2009年9月22日 星期二

Oseltamivir Resistance and Antiviral Use

H1N1 Update: Oseltamivir Resistance and Antiviral Use

The CDC reports oseltamivir-resistant 2009 pandemic influenza A (H1N1) virus infection in two children who received prophylaxis and provides revised recommendations for antiviral use during the 2009 flu season.

Although sporadic cases of oseltamivir-resistant 2009 pandemic influenza A (H1N1) virus infection have been reported, oseltamivir remains an important tool in our armamentarium against flu. In July 2009, two girls residing in the same camp cabin in North Carolina developed oseltamivir-resistant 2009 (H1N1) virus infection while receiving oseltamivir as part of a mass prophylaxis program during an influenza outbreak. Both girls recovered fully. Whether the one girl case transmitted the virus to the other or whether both girls were infected by another camper is uncertain. One girl continued to receive prophylactic (not therapeutic) doses of oseltamivir during the first 4 days of her illness, which could have contributed to the development of resistance.

On September 8, 2009, the CDC updated recommendations for use of antiviral medications in the treatment and prevention of influenza for the 2009–2010 influenza season.
The new recommendations include the following additions aimed at reducing the likelihood of resistance and ensuring adequate antiviral drug supplies:
  • Do not use antivirals for postexposure chemoprophylaxis in healthy children or adults to manage outbreaks in the community, school, camp, or other settings.
  • Age-based dosing recommendations are provided for children younger than 1 year.
For high-risk individuals, consider:
  • Increased use of preemptive therapy after exposure with an emphasis on prompt treatment of symptomatic people in lieu of prophylaxis. (Remember that the doses for prophylaxis and therapy are different.)
  • Establishing systems to ensure rapid access to antiviral therapy when needed (e.g., providing telephone consultation and prescriptions after office hours or giving prescriptions to patients to fill if needed only after speaking with a physician).
Pandemic influenza poses multiple challenges related to the frequency of changes in information and recommendations. These case reports and recommendations highlight the need for judicious use of antivirals in otherwise healthy individuals and rapid access to appropriate therapy in high-risk patients. Antiviral therapy is most effective when started within 48 hours after the onset of symptoms. Vaccination (when available) remains the mainstay of prevention and is far preferable to prophylaxis.

Peggy Sue Weintrub, MD

Dr. Weintrub is on the Speakers' Bureau for MedImmune (maker of FluMist) and Sanofi-Aventis (makers of standard flu vaccine).
Published in Journal Watch Pediatrics and Adolescent Medicine September 16, 2009

Centers for Disease Control and Prevention (CDC). Oseltamivir-resistant 2009 pandemic influenza A (H1N1) virus infection in two summer campers receiving prophylaxis — North Carolina, 2009. MMWR Morb Mortal Wkly Rep 2009 Sep 11; 58:969.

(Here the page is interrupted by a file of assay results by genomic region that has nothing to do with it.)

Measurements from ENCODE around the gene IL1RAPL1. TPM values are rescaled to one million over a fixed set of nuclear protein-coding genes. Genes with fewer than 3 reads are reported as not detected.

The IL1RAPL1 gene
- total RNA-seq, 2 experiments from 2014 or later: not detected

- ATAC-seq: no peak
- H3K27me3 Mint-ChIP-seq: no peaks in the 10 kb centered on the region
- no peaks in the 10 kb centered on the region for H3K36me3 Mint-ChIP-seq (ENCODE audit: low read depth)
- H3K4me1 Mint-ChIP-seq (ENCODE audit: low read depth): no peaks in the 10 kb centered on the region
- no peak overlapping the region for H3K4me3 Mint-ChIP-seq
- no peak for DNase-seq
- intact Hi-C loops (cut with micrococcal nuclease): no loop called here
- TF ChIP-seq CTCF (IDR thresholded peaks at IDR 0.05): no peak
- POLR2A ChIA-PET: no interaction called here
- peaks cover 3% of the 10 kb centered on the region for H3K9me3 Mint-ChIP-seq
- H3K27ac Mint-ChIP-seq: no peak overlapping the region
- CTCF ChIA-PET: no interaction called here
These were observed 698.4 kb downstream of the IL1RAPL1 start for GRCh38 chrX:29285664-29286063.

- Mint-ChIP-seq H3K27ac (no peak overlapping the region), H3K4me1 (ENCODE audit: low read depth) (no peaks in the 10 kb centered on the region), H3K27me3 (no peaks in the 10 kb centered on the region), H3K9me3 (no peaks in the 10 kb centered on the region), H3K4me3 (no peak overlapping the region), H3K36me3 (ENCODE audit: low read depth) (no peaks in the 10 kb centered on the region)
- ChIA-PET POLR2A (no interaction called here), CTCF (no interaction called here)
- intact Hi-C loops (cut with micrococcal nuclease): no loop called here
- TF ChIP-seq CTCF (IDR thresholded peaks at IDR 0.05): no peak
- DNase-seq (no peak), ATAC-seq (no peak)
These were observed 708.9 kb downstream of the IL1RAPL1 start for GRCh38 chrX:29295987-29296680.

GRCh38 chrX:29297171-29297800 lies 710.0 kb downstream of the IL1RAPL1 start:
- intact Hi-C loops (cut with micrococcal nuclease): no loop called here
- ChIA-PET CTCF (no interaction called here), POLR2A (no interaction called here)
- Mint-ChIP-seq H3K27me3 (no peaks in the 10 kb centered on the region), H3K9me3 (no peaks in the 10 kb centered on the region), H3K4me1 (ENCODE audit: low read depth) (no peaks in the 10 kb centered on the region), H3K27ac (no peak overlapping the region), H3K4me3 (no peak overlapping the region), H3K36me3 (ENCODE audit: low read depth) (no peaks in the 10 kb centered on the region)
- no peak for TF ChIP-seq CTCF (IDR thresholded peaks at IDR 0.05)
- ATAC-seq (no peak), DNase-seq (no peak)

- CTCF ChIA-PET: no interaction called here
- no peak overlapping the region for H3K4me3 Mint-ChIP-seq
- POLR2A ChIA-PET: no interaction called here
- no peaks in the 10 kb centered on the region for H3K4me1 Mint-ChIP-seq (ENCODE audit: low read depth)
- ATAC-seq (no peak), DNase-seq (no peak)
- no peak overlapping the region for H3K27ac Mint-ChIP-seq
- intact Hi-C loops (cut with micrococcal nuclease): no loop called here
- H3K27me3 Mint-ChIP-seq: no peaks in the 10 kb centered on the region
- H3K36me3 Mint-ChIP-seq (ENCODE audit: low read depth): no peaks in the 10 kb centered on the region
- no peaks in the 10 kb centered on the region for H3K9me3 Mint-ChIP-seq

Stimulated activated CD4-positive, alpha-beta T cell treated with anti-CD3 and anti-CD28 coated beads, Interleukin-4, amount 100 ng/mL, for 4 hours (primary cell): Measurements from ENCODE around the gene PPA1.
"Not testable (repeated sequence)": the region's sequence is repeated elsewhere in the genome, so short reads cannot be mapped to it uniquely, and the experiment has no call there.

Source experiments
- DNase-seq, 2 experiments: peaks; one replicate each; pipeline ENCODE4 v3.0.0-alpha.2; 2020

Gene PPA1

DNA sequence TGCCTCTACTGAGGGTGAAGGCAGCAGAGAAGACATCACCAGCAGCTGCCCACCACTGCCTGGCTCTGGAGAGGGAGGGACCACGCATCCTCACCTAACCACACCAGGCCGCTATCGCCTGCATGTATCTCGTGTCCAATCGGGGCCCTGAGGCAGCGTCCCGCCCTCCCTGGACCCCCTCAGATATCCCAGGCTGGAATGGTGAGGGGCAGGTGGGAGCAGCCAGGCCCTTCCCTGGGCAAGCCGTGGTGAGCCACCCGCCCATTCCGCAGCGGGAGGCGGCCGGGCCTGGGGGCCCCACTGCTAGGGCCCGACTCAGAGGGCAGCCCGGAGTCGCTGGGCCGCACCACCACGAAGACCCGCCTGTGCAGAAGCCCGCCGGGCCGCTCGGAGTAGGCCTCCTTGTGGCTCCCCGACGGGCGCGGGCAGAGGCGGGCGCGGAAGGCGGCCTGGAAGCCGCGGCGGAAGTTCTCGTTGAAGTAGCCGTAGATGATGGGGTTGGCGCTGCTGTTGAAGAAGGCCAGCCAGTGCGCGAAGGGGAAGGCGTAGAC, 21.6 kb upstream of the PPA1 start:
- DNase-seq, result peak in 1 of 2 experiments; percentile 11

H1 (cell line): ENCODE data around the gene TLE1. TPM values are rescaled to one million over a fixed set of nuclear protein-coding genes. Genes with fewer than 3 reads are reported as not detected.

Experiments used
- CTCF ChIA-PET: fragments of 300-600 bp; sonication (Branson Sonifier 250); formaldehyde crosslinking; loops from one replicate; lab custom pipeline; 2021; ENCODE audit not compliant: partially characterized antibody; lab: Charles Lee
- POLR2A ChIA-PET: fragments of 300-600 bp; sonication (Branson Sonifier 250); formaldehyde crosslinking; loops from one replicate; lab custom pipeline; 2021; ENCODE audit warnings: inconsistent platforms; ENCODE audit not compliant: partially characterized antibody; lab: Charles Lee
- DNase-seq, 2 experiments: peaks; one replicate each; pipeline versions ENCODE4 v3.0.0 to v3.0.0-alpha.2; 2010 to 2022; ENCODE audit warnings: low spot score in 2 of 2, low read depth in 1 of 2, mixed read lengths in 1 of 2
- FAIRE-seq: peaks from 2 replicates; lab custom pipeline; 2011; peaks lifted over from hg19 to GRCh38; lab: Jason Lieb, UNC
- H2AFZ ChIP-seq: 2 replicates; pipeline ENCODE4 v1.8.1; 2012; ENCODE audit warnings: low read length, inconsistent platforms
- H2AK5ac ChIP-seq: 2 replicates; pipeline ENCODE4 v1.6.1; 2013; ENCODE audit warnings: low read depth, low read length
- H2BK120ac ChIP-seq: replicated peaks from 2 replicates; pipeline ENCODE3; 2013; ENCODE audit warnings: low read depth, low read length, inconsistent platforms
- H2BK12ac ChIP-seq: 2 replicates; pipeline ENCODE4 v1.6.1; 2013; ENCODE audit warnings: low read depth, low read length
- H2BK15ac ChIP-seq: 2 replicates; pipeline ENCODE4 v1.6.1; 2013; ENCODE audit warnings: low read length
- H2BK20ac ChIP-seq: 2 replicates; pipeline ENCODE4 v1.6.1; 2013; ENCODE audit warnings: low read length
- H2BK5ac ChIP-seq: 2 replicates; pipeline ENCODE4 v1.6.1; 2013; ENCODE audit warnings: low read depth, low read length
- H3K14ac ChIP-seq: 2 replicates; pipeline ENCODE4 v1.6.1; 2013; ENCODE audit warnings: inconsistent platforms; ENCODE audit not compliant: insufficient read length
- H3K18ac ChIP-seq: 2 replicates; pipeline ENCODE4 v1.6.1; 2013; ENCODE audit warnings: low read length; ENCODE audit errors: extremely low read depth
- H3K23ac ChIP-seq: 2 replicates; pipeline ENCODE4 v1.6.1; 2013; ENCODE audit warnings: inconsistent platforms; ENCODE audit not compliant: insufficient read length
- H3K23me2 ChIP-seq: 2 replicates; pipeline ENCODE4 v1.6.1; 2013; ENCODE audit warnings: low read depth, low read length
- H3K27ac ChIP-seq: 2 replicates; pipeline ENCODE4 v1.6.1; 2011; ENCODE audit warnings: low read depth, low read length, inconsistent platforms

Centers for Disease Control and Prevention (CDC). Updated interim recommendations for the use of antiviral medications in the treatment and prevention of influenza for the 2009-2010 season. Sep 8 , 2009. (http://www.cdc.gov/h1n1flu/recommendations.htm)

Aortic dissection 要用什麼檢查?

CTA, MRA, and TEE are all highly sensitive and specific modalities for diagnosing aortic dissection. Therefore, the condition of the patient, the information needed, and the resources and expertise immediately available should drive the choice of study. MRA is considered the gold standard diagnostic study and is the preferred modality for hemodynamically stable patients with suspected aortic dissection. Because of slow data acquisition and the inaccessibility of patients in the scanner, it is generally unsuited for unstable patients, including those with ongoing pain. Bedside TEE is an excellent choice for patients who are too unstable for MRA but is less effective at visualizing distal dissections. Arch aortography is generally reserved for the confirmation of questionable diagnoses or to image specific branch arteries.

  • 病人穩定:MRI 是金標準。
  • 病人不穩定:CTA 是金標準。
  • 病人不穩定又不能做CTA時:TEE是金標準。
  • CTA較難看清楚的地方(尤其是分枝處):用aortogram來輔助。

2009年9月17日 星期四

ACGME 六大核心能力

  1. 病人照護 (Patient care)
  2. 醫學知識 (Medical knowledge)
  3. 從工作中學習及成長 (Practice-based learning and improving)
  4. 人際及溝通技能 (Interpersonal and communication skills)
  5. 制度下的臨床工作 (System-based practice)
  6. 專業素養 (Professionalism)

2009年9月8日 星期二


Inhaled Steroids in COPD: Is Risk for Pneumonia Really Higher?
Risk was not elevated in patients who received budesonide.

Do inhaled corticosteroids elevate risk for pneumonia in patients with chronic obstructive pulmonary disease? Several clinical trials, observational studies, and meta-analyses suggest that they do, by as much as 70%. But, in other trials, researchers have reported lower risk, and previous meta-analyses have been criticized for methodological weaknesses, such as combining trials of inhaled budesonide with those of fluticasone.